Inside the Huddle: Upper Loudoun Little League President Norris Beavers Steps Down After 30 Years

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Upper Loudoun Little League President Norris Beavers was awarded the inaugural John B. Murphy Volunteer Service Award. Photo by Gene Gotimer.

Upper Loudoun Little League President Norris Beavers (far left) was awarded the inaugural John B. Murphy Volunteer Service Award. Photo by Gene Gotimer.

By Owen Gotimer
LoCoSports Editor-in-Chief
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Purcellville (July 10, 2015) – Thirty years after first volunteering his services, Upper Loudoun Little League president Norris Beavers has stepped down.

But he would not leave his longtime post without a bang.

On July 7, Virginia District 16 Little League – the local level organization from which ULLL operates – presented Beavers with the first ever John B. Murphy Volunteer Service Award.

Sue Murphy presented Norris Beavers with a volunteer service award in her late husband John Murphy's honor on July 7 in Purcellville. Photo by Gene Gotimer.

Sue Murphy presented Norris Beavers with a volunteer service award in her late husband John Murphy’s honor on July 7 in Purcellville. Photo by Gene Gotimer.

John Murphy — who passed away on Sept. 7, 2014 – was a founding member of Central Loudoun Little League in Leesburg, instrumental in forming Dulles Little League in Ashburn and a constant presence since the forming of Virginia District 16.

The District 16 staff established the John B. Murphy Volunteer Service Award so Murphy’s legacy could live on.

A 30-year board member of Upper Loudoun Little League, Beavers served as a board member at-Large for one year, the Purcellville town rep for 15 years and the league’s president for the last 14 years.

“What he has done for the kids in Upper Loudoun cannot be calculated by any formula,” longtime ULLL coach Jeff Brown said. “His love for the game and fair play will be remembered for years to come.”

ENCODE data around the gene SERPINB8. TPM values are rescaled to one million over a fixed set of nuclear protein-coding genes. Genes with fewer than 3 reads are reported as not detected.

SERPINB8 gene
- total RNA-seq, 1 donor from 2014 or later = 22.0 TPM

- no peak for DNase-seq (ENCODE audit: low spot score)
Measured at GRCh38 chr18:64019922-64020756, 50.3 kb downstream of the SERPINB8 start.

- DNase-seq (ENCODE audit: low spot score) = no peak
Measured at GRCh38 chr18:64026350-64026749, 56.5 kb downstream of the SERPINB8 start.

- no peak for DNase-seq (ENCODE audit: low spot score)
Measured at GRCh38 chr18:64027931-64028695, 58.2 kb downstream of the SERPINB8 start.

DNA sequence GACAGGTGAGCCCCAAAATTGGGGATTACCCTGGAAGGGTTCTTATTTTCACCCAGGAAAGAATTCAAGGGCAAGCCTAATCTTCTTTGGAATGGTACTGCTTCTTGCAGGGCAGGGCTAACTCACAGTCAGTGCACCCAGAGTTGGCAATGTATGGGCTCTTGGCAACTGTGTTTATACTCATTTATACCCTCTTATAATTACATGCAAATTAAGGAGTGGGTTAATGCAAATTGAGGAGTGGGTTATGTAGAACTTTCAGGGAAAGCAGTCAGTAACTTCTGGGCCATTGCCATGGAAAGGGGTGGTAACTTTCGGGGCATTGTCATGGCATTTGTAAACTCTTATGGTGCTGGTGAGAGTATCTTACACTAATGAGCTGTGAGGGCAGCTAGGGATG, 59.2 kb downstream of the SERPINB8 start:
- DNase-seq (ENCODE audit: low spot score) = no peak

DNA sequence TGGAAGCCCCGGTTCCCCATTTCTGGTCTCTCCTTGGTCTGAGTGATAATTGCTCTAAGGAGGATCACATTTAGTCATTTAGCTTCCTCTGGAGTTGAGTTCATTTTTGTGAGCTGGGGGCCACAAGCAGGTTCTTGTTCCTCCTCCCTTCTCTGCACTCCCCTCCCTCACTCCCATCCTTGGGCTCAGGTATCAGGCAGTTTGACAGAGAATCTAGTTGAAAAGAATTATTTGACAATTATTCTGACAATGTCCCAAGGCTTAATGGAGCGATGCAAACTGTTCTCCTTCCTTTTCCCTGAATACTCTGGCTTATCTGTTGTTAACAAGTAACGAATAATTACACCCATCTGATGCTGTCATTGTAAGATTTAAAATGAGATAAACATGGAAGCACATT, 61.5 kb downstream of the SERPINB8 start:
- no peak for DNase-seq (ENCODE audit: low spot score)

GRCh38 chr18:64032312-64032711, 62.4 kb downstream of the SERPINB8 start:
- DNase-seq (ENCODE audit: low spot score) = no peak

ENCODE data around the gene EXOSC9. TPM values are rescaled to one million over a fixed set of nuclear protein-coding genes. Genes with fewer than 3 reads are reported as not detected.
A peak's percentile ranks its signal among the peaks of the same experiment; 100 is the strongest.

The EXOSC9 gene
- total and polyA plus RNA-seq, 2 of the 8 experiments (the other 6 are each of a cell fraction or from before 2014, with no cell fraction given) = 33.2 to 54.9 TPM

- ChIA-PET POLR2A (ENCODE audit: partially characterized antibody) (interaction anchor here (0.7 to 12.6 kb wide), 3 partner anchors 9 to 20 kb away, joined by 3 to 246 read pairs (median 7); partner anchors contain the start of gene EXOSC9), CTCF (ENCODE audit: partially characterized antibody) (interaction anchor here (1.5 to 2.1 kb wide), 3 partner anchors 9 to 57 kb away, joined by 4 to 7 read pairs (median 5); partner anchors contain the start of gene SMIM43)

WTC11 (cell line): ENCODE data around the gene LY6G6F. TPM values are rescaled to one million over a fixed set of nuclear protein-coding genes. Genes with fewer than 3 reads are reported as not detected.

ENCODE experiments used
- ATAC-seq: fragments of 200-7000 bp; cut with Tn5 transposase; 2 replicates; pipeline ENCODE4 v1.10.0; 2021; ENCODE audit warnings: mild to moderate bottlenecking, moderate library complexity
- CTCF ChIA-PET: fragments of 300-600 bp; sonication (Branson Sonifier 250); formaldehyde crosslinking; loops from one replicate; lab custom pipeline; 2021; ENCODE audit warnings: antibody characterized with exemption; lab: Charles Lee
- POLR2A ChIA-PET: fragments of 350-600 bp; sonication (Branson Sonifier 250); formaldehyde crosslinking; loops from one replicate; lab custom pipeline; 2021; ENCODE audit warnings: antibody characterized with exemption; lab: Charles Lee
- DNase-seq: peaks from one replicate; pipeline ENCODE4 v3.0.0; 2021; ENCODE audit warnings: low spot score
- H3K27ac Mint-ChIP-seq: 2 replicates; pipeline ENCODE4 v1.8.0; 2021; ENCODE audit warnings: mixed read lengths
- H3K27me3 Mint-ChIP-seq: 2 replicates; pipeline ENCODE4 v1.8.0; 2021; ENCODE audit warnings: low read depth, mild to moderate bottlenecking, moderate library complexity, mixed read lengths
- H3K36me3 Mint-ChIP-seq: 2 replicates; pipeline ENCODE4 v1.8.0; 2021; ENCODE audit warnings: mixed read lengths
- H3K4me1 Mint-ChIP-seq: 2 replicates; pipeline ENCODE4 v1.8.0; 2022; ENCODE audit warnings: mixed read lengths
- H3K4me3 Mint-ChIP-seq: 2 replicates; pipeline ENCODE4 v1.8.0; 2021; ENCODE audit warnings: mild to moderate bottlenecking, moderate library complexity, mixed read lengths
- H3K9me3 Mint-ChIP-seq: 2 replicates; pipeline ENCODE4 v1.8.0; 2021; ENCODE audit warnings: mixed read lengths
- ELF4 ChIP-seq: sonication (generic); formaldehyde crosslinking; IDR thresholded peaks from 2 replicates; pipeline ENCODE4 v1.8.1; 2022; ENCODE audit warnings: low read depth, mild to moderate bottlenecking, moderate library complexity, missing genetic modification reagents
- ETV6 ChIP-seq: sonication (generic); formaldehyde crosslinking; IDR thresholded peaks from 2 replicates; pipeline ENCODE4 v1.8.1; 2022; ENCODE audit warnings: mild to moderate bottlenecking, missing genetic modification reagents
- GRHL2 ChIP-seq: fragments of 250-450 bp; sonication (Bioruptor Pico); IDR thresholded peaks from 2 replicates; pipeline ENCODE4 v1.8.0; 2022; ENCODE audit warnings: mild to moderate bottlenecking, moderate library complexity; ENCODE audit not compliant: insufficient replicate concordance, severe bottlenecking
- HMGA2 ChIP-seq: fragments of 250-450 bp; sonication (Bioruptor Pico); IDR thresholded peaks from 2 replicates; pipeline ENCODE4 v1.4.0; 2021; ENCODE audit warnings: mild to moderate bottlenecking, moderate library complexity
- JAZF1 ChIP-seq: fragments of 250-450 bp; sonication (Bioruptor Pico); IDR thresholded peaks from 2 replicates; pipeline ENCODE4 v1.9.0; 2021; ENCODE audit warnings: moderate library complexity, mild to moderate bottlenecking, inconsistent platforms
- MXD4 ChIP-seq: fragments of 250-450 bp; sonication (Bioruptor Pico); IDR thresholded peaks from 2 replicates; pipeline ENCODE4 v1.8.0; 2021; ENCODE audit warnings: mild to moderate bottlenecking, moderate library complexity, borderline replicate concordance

Beavers – who graduated from Loudoun Valley High School in 1971 – sat down with LoCoSports editor-in-chief Owen Gotimer to give us the scoop: inside the huddle.

Owen Gotimer: Congratulations on 30 years of service to Upper Loudoun Little League! What does it mean to be honored with the John B. Murphy Volunteer Service Award after working alongside Murphy for all those years?

Norris Beavers: It truly is an honor, and I take great pride in being the first person to accept that award on the behalf of John Murphy. John Murphy was one person who motivated me to stay in Little League. That’s part of the fun of doing this: it’s for the kids, but it’s also just some of the fun you have with the volunteers. John was one those people. It couldn’t be any higher of a tribute to be the first to receive an award in his memory.

Gotimer: You started volunteering for ULLL in 1985. What got you interested in supporting the youth of Western Loudoun all those years ago?

Beavers: My son was ready to play baseball and as with most things when you go to sign up for the first time you don’t know anything. I went to an Upper Loudoun board meeting and one of the board members got smart with me and asked if I thought I could do any better. I’ve been going to board meetings ever since.